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Quality of Dental Services Varies Seek Reputable Service Providers to Avoid Distress Be Mindful of Details when Using Dental Services in the Mainland to Protect Consumer Rights

  • 2024.06.17

As many would agree that “there are few ailments quite as excruciating as a toothache”, yet a straight, healthy set of pearly whites requires timely treatment of dental problems in addition to daily care. With an ageing population, there is immense local demand for dental services, and while a wide range of treatments is available, some are very expensive, and some consumers may choose to pay more modest fees by going north across the boundary for dental visits.

Every so often the Consumer Council receives complaints about dental services, such as being arranged for treatments in Shenzhen for orthodontic services purchased in Hong Kong, failure to eradicate pain from mispositioned implants despite over 30 follow-up consultations, and loose dentures for the elderly after repeated adjustments, etc. The Council urges the industry to exercise stringent control over professional standards and quality of treatments. At the same time, the industry should avoid overselling, which may result in failure to provide timely treatments thus delaying consumers’ access to services, or declining service quality due to insufficient consultation and treatment time allocated. Consumers should also be mindful that as dental services are professional medical procedures, they should scrutinise the professional qualifications and reputation of dentists instead of purely considering the price. Consumers should never patronise unregistered dentists, as not only could it damage their teeth, but also make it difficult to seek redress if problems arise. In addition, the regulatory system of dental services in the Mainland is different from that of Hong Kong. One should thoroughly check the details of services and exercise judgement prudently before choosing to receive services in the Mainland.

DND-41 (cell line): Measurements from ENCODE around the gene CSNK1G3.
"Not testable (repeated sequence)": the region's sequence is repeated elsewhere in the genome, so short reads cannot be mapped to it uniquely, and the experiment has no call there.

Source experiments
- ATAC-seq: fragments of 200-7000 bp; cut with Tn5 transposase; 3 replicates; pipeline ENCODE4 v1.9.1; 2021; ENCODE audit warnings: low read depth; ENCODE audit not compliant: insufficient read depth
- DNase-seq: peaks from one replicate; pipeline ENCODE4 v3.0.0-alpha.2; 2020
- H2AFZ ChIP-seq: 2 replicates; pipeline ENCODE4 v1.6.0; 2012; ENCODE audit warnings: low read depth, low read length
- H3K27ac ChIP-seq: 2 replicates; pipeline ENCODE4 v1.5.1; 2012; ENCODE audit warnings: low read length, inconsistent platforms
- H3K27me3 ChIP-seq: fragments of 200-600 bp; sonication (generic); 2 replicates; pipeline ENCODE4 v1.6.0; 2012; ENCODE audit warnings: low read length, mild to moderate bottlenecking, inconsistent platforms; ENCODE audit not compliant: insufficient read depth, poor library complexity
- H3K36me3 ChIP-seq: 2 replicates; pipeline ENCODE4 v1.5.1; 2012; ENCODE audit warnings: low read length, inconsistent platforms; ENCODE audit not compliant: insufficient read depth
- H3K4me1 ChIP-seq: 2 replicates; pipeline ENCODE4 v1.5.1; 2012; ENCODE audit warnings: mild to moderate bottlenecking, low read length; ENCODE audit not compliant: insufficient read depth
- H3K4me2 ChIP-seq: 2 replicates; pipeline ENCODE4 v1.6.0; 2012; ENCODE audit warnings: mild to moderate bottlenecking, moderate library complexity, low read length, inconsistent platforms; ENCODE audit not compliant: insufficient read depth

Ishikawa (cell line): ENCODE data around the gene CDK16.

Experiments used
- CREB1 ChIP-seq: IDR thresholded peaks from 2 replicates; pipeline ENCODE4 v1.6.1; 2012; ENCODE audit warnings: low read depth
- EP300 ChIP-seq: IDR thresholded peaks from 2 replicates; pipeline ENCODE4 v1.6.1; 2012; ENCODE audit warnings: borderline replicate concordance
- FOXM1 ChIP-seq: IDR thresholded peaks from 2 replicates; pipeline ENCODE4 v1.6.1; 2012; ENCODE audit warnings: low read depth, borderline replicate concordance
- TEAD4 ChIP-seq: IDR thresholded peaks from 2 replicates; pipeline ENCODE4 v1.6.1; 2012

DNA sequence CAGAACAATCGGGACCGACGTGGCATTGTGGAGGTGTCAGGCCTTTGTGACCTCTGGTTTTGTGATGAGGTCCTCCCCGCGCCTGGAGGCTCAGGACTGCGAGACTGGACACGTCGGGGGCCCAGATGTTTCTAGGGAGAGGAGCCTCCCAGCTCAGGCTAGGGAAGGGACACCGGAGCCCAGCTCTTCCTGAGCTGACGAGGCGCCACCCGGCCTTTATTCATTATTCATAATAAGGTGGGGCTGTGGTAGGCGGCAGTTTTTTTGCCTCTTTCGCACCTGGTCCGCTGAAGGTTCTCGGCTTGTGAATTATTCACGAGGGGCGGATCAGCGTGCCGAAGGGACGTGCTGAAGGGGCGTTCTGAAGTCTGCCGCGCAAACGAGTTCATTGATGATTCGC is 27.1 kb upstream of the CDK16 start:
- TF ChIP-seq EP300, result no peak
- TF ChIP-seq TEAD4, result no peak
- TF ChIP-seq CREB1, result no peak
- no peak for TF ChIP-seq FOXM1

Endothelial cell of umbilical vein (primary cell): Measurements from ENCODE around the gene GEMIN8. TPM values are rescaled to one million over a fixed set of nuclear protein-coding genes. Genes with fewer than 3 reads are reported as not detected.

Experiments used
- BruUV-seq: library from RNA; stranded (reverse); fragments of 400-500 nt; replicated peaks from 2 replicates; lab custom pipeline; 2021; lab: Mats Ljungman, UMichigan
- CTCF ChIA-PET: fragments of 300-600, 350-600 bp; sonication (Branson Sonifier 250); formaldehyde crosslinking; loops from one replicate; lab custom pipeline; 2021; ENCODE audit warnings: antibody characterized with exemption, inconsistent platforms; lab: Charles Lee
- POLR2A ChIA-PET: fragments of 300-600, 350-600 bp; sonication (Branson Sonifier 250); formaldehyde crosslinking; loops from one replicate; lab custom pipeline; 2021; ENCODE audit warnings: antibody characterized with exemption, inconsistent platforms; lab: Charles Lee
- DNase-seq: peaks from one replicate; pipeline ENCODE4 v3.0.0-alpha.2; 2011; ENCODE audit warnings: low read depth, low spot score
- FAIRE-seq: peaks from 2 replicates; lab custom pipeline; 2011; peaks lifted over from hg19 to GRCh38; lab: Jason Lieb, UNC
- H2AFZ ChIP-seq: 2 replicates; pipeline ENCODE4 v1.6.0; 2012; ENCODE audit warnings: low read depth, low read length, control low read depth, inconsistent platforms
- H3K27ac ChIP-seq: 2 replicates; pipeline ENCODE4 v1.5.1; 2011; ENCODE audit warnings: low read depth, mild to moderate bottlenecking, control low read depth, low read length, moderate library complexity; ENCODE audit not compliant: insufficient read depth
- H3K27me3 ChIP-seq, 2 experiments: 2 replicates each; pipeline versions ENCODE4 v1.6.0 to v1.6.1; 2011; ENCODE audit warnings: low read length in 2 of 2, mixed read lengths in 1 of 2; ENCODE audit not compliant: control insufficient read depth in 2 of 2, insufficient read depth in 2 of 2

Case 1: Teeth Reshaping Arranged in the Mainland for Locally Purchased Orthodontics Programme  Refund Request Denied

The complainant signed up for an orthodontics programme from the self-owned dental centre of Trader A at cost of about $23,000, which included 18 sets of aligners and required a teeth reshaping procedure prior to the treatment. The complainant was later informed by Trader A that no slots were available in their local clinic for teeth reshaping and was directed to a clinic in Shenzhen for the procedure. The complainant initially asked for a refund but was persuaded by Trader A to accept teeth reshaping at the Shenzhen clinic. After the treatment had started, the complainant found the 8th set of aligners did not fit snugly, so he complained to Trader A and once again demanded a refund. Trader A refused to refund and instead suggested an alternative programme, but the complainant firmly insisted on a refund for the remaining sets of aligners and retainer since the expected results of the new plan were far from the original. As the staff of Trader A insisted no refund would be made once the treatment had started, the complainant eventually chose to lodge a complaint with the Council.